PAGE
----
The research groups in the Systems Biology program cover a wide range of topics: from dynamic gene regulatory networks to systems neuroscience, and employ a wide range of model systems to address these issues, including prokaryotes, cell lines, C. elegans, Drosophila and mice.
Underlying this diversity, however, are the common goals of combining systematic and quantitative data collection, using computational models, going beyond molecular descriptions and arriving at a deeper dynamic understanding of complex biological processes.
To achieve these goals the program is strongly interdisciplinary, comprising an increasing number of physicists, mathematicians and computer scientists, in addition to biologists. In this way the program tackles topics such as: signal transduction, gene regulatory networks, multicellular patterning, chemotaxis, systems neuroscience, the evolution of networks, and the impact of stochastic noise at the whole organism level.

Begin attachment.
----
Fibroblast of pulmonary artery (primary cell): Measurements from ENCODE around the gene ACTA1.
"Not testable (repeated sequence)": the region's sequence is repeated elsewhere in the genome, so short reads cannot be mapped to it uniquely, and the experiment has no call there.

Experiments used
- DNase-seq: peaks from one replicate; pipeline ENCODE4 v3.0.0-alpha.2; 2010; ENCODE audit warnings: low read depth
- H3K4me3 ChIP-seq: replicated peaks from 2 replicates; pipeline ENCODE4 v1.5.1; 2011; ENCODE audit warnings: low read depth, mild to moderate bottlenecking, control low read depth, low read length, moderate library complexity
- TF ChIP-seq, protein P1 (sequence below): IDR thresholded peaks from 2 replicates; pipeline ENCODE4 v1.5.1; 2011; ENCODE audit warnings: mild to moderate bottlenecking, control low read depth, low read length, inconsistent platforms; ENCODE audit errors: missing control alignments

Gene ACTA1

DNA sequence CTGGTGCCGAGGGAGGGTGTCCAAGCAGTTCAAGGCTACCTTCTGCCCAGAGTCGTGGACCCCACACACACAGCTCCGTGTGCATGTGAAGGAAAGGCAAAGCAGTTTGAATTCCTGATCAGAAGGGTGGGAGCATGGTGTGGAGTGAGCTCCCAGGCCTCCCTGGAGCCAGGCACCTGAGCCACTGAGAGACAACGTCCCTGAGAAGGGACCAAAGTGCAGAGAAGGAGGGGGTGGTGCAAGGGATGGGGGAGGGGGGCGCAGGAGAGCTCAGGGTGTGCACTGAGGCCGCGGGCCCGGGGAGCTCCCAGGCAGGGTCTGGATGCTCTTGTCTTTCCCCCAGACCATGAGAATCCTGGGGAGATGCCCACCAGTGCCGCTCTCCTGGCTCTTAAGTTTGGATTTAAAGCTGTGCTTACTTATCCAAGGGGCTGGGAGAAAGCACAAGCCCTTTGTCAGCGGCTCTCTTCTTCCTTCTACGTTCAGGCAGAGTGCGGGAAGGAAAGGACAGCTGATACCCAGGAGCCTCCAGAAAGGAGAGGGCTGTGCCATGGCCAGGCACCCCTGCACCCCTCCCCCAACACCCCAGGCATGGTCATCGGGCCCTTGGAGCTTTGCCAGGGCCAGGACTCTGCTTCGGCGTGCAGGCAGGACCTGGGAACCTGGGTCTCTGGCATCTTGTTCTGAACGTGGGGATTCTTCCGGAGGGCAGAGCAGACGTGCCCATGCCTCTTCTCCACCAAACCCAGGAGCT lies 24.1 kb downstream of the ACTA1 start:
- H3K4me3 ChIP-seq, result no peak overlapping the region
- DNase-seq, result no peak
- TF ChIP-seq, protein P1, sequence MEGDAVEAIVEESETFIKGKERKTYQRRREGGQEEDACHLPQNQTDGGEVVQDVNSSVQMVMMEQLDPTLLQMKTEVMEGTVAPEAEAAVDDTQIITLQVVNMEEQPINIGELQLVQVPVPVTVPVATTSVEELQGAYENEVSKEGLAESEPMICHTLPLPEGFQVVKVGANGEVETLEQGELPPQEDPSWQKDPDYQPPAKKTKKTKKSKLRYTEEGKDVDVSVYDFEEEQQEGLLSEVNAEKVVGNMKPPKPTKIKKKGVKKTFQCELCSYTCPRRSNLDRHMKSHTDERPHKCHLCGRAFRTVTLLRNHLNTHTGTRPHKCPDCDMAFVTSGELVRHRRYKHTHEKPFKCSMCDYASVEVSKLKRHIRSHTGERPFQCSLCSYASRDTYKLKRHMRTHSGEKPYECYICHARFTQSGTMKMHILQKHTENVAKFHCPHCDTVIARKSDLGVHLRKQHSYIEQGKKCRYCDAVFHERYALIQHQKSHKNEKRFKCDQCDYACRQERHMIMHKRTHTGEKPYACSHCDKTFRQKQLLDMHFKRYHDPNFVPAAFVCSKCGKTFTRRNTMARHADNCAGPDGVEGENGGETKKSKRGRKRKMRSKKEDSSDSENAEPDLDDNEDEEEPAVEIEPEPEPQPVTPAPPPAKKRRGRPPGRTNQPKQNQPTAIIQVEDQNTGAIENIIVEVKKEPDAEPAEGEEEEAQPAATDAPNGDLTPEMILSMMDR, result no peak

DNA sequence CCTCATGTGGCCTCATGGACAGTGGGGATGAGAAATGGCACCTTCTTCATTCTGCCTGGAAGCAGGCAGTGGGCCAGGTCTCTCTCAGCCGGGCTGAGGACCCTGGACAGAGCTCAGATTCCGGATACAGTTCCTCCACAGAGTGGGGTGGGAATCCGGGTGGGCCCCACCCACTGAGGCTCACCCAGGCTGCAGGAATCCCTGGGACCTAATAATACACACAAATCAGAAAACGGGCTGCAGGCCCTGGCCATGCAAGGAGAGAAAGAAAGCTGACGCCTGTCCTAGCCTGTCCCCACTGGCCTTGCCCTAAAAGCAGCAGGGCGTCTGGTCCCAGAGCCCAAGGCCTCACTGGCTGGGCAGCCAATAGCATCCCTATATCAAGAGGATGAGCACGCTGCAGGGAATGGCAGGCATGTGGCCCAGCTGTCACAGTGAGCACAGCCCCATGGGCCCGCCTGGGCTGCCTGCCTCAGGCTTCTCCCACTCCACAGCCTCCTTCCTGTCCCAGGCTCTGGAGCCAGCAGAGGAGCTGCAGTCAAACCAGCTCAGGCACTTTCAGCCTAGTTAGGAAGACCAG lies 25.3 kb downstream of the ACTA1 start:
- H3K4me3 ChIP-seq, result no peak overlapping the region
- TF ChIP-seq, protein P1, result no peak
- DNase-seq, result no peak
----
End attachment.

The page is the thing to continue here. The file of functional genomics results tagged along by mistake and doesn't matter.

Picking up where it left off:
We have strong interactions with the local systems biology groups in the UPF. In particular, we consider two labs as being associated to our program:
- The lab of Jordi Garcia-Ojalvo, who focuses on dynamical systems analysis of various biological phenomena.
- The lab of Lucas Carey, who focuses on analysis of single cell behaviour.